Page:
Interpreters live with a constant internal struggle between intent and impact, perception and reality, Jekyll and Hyde. Aaron Brace confronts some of these pitfalls and realizations while taking stock of interpreters’ relationships to whom we serve.
Before I can even consider being an ally to Deaf people in the face of societal audism, as a sign language interpreter I must address another overlooked and, at times, more pernicious enemy—the sign language interpreting profession itself.
Enemy is, perhaps, too strong a word for the darker side of my role in Deaf people’s lives, but as it stands in counterpoint to the term ally, I find it opens a useful a window into the duality of my role. I’d like to share some traces of this shadowy figure that I’ve spotted in the mirror over the last thirty years in both my interpreting process and my doing business as an interpreter. I learned to manage parts of this enemy long ago, while in other ways he will always challenge me.
The Enemy Lurks in My Interpreting Process
Inspiring trust and delight in my customers happens, rather paradoxically, more easily when they feel I understand that there’s no real reason they should trust me, and that the reason for my presence, at all, is something less than delightful. They need me to be aware that I come with potentially harmful side effects.
Put another way, I sometimes feel I’m like Dr. Jekyll, keeping Mr. Hyde on a strong, short leash. As did Dr. Jekyll, I have to keep this lurking enemy to heel, because he:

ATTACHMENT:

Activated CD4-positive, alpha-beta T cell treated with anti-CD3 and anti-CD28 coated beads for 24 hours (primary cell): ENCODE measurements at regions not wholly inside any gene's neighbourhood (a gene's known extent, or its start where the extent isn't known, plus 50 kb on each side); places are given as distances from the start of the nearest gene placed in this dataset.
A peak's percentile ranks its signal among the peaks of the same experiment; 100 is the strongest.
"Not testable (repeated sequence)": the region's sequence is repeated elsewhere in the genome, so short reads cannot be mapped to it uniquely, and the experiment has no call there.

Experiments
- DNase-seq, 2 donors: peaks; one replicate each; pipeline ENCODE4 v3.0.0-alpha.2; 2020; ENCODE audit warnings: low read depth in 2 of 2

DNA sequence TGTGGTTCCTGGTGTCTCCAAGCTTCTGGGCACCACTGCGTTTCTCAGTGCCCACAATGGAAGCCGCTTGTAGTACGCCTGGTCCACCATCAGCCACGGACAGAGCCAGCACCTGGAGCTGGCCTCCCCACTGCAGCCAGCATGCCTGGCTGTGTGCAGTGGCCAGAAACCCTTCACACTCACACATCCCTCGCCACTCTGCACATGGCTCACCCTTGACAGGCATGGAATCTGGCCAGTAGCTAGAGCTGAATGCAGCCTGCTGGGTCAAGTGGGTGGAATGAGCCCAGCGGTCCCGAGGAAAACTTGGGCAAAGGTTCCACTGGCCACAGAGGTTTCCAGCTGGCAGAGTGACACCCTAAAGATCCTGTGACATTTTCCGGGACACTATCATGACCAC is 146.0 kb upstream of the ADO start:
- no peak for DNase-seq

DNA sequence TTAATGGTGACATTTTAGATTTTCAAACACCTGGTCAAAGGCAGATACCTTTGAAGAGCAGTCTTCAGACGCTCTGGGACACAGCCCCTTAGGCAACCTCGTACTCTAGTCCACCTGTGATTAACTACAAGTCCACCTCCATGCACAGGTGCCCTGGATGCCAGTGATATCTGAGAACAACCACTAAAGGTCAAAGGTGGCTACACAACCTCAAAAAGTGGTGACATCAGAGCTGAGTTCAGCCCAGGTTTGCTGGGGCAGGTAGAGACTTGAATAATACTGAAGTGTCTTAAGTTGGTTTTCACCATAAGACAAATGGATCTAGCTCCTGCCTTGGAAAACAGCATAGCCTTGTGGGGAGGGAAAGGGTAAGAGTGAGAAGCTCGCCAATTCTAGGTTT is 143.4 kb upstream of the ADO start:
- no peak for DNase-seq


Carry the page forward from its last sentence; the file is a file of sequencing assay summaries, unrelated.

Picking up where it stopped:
Tends to Monopolize Deaf People’s Time, Attention, and Space.
I’ve come to understand that my habit of making a bee-line to a Deaf person’s cubicle and cheerily plopping myself down in the guest chair to start establishing our working relationship is often, well … annoying. The first time I took it upon myself to acknowledge he might be busy and offered to wait elsewhere, the Deaf person’s sense of surprise and relief was palpable. This has led me to look for other instances where my presence or my good intentions get in my customers’ way and can be managed less obtrusively.
This tendency also manifests itself in how I approach prep. My insistence on time to prepare with a speaker may prioritize my need for confidence in the quality of my product over the speaker’s need for confidence in hers. Insistence on advance prep can also have the effect of implying either that I’m not confident in my comprehension of the source language or that I suspect that the speaker won’t express herself well. Also, I may over-estimate how much my product improves as a result of the preparation I demand.